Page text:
In fairy tales and romantic lore, the hero and heroine get married at the end of the story and have children. The infants represent another level of commitment. Even in romance fiction, there might be an epilogue with the couple with their newborn. The scene shows that the hero and heroine are bound together by more than just love.
But the infants don’t always arrive at the end of the story. In fact, a baby can be a great plot twist. An accidental pregnancy, secret baby or a baby on the doorstep can create challenges and opportunities for the couple. It can also bring out the strengths and weaknesses of the hero or heroine.
Here are a few reasons why romance readers enjoy the unexpected baby tropes:
The characters lives don’t change when a baby is born—it happens way before that. The moment of change occurs when the pregnancy is confirmed. Not only does it create a huge impact on the hero and heroine individually, but it also affects the relationship.
For example, what if coworkers tried to go back to business-as-usual only to discover their one night of passion had consequences? Consider another scenario: the hero and heroine broke up and they are never, ever, ever getting back together. A baby might change their minds. Or, what if a bad boy royal is enjoying a red-hot affair with an unsuitable woman and she becomes pregnant? Does he place duty before desire?
The accidental pregnancy alters the relationship between the hero and heroine. Any plans they had before the baby news no longer applies. A baby binds them together and ultimately develops a foundation for love.
In this trope, a hero discovers he has a child. There’s a lot of emotional upheaval with a secret baby storyline. What tore the hero and heroine apart? What prevented the heroine from informing the hero? And how will the hero and heroine reestablish trust?
This trope makes the hero an instant father. Even if he hadn’t considered creating a family, he can either accept the role immediately (like demand a marriage of convenience to gain full access to the child) or he can refuse the role (like questioning if it’s even his baby) before he wholeheartedly takes on the challenge. It’s always interesting to see what kind of spin a romance author will give this set-up.
The secret baby trope is more than just watching the hero embrace his role as a family man. The hero doesn’t just give his support, protection and love to the child. In a romance, he also will include the heroine in his family. He ultimately will fall in love with the heroine, but first he must find a way to trust her again.
The sudden baby trope is also known as the ‘baby on the doorstep’ situation. In these stories, the hero or heroine is given immediate custody of a child. Most of the time it’s the hero and he’s required to quickly accept the challenge of fatherhood.
The hero is often seen as competent and successful in other areas of his life, but he has no paternal instincts or experience. Now his world is in chaos and he needs help. This forces the hero to rely on someone else (like the heroine) and expose his vulnerabilities.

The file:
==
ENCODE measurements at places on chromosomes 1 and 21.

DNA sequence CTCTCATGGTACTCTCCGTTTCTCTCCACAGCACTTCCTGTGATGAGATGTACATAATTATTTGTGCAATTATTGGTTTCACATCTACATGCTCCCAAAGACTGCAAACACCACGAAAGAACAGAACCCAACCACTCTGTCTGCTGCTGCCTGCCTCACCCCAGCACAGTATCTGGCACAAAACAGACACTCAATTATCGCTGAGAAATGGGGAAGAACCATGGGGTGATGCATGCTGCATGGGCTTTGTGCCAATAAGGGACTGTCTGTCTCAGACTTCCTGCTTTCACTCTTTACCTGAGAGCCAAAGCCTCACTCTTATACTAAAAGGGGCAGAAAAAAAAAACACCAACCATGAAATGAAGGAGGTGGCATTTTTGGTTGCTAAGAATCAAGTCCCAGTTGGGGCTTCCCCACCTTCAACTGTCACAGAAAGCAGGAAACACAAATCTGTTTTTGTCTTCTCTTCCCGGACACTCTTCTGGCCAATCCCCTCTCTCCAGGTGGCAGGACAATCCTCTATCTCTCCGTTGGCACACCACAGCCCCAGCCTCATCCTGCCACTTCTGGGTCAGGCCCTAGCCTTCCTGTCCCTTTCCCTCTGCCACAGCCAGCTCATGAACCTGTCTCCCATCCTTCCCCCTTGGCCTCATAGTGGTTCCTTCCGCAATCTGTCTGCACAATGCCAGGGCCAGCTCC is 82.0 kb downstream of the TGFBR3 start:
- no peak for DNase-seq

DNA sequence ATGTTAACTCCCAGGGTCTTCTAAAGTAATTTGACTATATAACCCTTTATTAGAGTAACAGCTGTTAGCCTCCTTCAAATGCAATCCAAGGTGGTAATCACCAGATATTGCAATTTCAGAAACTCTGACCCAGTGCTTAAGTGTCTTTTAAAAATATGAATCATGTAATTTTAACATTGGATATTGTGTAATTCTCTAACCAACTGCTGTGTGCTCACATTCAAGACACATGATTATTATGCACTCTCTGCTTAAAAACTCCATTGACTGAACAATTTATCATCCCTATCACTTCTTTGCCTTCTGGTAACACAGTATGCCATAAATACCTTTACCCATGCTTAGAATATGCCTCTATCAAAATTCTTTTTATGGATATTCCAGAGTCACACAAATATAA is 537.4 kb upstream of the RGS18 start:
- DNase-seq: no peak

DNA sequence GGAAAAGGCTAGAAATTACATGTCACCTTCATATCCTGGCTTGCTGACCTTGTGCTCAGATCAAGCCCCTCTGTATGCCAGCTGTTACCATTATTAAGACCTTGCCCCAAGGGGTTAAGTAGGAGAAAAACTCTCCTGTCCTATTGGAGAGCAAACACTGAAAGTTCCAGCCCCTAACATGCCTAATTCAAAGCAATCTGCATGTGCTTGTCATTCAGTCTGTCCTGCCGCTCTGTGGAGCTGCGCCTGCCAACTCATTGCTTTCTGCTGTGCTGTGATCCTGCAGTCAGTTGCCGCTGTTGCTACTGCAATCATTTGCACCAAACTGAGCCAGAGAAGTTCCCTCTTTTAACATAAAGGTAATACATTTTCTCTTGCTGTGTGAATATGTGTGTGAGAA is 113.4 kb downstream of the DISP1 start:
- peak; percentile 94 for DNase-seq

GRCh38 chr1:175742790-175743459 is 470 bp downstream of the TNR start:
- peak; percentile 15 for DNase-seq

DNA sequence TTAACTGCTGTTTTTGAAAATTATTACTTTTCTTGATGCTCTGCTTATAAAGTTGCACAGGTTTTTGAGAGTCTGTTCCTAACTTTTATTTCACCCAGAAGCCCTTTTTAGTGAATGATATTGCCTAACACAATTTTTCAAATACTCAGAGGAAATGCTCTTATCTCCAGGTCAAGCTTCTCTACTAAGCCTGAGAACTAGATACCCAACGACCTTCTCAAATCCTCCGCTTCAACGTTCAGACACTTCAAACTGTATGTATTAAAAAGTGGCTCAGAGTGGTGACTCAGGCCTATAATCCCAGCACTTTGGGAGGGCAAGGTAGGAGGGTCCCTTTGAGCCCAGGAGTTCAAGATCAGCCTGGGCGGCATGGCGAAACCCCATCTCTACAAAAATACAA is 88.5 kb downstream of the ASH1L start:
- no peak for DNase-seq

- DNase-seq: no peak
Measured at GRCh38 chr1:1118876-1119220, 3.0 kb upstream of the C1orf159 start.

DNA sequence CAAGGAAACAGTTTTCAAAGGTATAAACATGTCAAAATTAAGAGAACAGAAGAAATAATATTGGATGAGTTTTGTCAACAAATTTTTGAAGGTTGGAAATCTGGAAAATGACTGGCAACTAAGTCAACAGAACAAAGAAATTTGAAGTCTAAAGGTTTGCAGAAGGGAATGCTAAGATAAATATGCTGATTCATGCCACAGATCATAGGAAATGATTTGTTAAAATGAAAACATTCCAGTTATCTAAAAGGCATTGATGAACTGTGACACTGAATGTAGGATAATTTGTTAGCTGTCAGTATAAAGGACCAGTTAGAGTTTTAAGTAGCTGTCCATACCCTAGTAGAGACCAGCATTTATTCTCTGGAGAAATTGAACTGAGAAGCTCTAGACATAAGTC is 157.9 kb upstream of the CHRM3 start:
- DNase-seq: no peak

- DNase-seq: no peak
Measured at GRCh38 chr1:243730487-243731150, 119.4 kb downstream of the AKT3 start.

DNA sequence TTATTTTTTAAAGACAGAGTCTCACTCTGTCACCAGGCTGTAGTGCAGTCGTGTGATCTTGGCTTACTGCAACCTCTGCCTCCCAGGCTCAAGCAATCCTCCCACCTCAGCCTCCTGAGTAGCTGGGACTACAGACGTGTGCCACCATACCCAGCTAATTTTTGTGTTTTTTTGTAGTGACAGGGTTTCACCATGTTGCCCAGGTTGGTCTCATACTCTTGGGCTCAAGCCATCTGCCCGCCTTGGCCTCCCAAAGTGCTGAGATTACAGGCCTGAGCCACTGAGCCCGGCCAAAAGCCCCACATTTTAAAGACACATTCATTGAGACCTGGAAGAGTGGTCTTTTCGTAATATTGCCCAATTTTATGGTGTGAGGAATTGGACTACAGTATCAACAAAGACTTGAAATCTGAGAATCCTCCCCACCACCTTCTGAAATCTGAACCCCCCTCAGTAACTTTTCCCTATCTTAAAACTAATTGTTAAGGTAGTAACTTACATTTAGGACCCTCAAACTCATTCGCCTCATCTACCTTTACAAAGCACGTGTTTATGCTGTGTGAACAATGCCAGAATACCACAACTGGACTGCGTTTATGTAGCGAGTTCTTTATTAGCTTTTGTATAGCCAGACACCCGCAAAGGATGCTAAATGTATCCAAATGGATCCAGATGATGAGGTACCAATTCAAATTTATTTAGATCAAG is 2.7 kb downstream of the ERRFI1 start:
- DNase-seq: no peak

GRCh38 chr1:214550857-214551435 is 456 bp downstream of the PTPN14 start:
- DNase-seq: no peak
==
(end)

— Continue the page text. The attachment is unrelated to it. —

It also allows the hero to see the heroine in a new light. She might be his no-nonsense assistant with hidden talents, or she’s his former mistress who could give Mary Poppins a run for her money. She could even be his opponent who is just as clueless about raising a child. The sudden guardianship opened up a new world and new possibilities for the hero.
recommended reading list
Want to read sexy contemporary romances featuring pregnant heroines, secret babies or sudden fathers? Download one of these books:
- The Billionaire’s Legacy by Reese Ryan: Benjamin has a one-night stand with his long-time crush and she winds up pregnant–with twins! Sloane refuses his marriage proposal. She might be crazy about Benji but she isn’t going to marry a man because he feels obligated.
- The Cowboy’s Christmas Proposition by Silver James: In this sensual romance, an abandoned baby is left at Deacon’s tour bus with the claim that this little girl is his. Quincy, the state trooper assigned to the investigation, doesn’t trust the famous country star’s willingness to be the hands-on father this child needs.
- Forgotten Mistress, Secret Love-Child by Annie West: Suffering from partial amnesia, Alessandro tracks down a former lover and discovers she’s the mother of his son. He quickly gets her to agree to a marriage and learns that their affair ended because of claims of infidelity on both sides.
- Merrily Ever After by Jenny Holiday: When they married, Elise thought she was infertile and Jay made it clear he never wanted to be a father. When Elise becomes unexpectedly pregnant, can she trust Jay to be in this marriage for the long haul? This is an ultra sensual love story!
- The Nanny Plan by Sarah M. Anderson: Trish understands the consequences from passion and doesn’t want to become physically intimate with anyone–until she meets Nate. But the eligible bachelor has gained custody of his orphaned niece and needs Trish as a nanny.
Learn more about romance tropes in this beginner’s guide!